As cliché as it is to say, Hollywood may have done some great things for film, but it brought it a long way down.

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It seams like everything has been done so it's hard to create characters people can fall in love with because the new characters remind us of the old. As soon as you see mask you think Michael or Jason. The best I can hope for in a horror movie now a days is it makes sense, the acting is good, and no cgi. Now a days I can't watch a horror movie without thinking of another that it reminds me of. It is what it is, like I said on another thread movies are for the young who haven't seen all these movies.

Re: Longevity of newer movies

^Then with that in mind will these newer series last with yolunger generations or will it grow stale to fast? I don't think film is much worse off now than in the past. Perhaps less to my liking, but not outright bad. And there are still many successful independent films, but they seem few and far between.

Re: Longevity of newer movies

^^^^^They wont last because people have options now. We have so many things to do from going online, playing video games, to watching movies. People forget fast now a days. Back in the day you would go to a movie and talk about it with your friends the next day. Hardly anyone does that now. Sometimes people would watch a movie several times. Remember when they use to have the dollar theatres.


That's another thing people dont talk as much. Any office I go to half the people are texting. What's that one movie with Bruce Willis were everyone has a robot who does everything for them while they stay inside the house. Then at the end of the movie everyone comes out in what seams like forever. I really feel that's were society is going.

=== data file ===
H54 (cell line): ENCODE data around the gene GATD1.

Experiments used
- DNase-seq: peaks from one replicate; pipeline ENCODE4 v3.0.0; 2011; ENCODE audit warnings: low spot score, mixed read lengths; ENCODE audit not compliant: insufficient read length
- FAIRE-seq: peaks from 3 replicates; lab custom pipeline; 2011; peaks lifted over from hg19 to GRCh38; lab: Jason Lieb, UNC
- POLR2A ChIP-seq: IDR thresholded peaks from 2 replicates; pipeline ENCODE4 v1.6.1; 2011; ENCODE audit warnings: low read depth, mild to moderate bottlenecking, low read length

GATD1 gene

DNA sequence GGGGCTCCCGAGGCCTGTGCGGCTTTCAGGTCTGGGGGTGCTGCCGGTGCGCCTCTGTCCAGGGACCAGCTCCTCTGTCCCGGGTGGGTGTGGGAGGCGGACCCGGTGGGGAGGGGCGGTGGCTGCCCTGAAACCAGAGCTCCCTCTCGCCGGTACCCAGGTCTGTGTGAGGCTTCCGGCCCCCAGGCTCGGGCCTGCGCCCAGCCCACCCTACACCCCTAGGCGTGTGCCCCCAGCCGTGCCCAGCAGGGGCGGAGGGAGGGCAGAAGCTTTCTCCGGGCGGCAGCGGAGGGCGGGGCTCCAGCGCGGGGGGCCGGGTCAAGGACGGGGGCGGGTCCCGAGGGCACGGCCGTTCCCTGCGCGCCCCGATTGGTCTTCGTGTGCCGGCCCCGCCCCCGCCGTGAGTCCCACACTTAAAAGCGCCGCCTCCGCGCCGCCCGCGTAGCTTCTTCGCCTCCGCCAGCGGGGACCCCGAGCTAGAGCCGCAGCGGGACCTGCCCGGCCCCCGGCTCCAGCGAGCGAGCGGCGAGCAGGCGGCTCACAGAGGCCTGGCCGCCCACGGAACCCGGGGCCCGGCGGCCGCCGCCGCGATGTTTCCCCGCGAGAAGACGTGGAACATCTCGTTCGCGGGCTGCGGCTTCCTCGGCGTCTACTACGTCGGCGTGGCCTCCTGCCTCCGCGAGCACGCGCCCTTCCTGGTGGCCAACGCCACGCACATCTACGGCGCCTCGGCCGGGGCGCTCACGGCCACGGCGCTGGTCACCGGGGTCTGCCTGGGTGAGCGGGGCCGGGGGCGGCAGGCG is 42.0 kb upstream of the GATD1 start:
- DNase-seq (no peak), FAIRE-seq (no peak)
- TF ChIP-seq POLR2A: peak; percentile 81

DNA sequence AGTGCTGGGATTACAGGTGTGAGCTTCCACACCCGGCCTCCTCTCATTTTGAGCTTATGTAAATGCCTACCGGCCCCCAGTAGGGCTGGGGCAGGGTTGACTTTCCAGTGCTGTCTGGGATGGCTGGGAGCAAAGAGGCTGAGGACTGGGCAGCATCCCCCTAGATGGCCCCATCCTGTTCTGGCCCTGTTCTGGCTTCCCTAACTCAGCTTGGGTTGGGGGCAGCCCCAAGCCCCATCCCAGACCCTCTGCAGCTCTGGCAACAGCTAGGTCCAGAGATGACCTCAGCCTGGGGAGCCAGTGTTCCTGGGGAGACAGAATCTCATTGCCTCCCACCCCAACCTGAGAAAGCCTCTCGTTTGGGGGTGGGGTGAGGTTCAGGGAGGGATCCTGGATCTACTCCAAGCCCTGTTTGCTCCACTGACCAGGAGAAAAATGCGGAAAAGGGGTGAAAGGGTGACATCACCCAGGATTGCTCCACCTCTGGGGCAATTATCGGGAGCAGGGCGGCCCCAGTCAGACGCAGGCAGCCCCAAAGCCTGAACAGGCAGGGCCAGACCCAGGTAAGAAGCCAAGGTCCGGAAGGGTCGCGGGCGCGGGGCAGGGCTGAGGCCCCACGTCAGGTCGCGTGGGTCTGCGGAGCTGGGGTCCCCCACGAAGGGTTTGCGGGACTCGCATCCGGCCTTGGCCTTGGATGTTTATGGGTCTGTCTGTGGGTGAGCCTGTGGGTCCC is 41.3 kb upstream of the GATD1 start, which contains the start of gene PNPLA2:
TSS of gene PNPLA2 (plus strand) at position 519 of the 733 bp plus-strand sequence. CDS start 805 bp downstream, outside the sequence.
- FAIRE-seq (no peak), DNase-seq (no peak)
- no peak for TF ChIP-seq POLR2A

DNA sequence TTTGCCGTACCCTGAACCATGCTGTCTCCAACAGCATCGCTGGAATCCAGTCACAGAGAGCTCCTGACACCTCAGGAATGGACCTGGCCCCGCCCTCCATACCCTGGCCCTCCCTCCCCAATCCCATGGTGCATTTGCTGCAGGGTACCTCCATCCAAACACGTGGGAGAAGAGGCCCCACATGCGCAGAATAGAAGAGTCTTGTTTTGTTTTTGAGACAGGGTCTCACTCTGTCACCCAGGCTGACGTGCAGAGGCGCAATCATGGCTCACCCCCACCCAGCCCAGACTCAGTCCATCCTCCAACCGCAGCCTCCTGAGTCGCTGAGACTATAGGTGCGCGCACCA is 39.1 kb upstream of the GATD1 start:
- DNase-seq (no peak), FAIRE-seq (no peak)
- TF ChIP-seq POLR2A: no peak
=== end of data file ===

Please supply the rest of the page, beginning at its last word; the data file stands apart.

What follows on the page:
Re: Longevity of newer movies

This was an interesting question Theli.  Would some of the series being made today stand the test of time, and continue to be made in 10-15 years?  I'm not trying to be a jerk, but most the responses were about how bad movies are today.  That's a different issue in my opinion. 

Unfortunately, unless something changes, I would say yes, that many series today will continue to be sequeled and remade in 10-15 years.  I think Paranormal and Saw are great examples (given by Theli).  These will be milked as long as there is money to be made.

Now, will they be regarded with the same favor that Friday and Elm St are?  I don't know.  However, you have so many true horror fans that knock those series, and also those that hate Paranormal and Saw.  Not sure there's much a difference in those situations really.

*** EDIT ***

Or maybe I misunderstood the OP.  It was written continue to be "made."  So I was interpreting that as whether the sequeled series of today will continue to be made in 10-15 years.

Now, if the point is would movies today have the same popularity in 10-15 years that things like Friday and Elm St did.  I would say some would.  Like Mike wrote though, the choices we have now may make that harder.

Last edited by Ghostseeker (2013-06-26 16:00:36)

Re: Longevity of newer movies

Yeah you had it right Ghostseeker, I meant are they going to continue making them, but I kind of meant both. Will they popular enough to continue to be made and still successful financially?

I would argue that they are similar in quality to their sequeled predecessors. Arguably the best Friday the 13th, Nightmare or Halloween is the first, same could be said for Saw and Paranormal. And even that the series was somewhat fresh for the first 3 (I at least like the 3rd Paranormal Activity), but like the aforementioned horror flicks they went severely down hill afterwards (New Nightmare is an exception IMO).

Edit: I think Saw will last, or at least be remade with perhaps a new series in a decade or so, but Paranormal Activity will die out, with the exception of a possible remake many years from now.

Last edited by Theli (2013-06-27 00:06:18)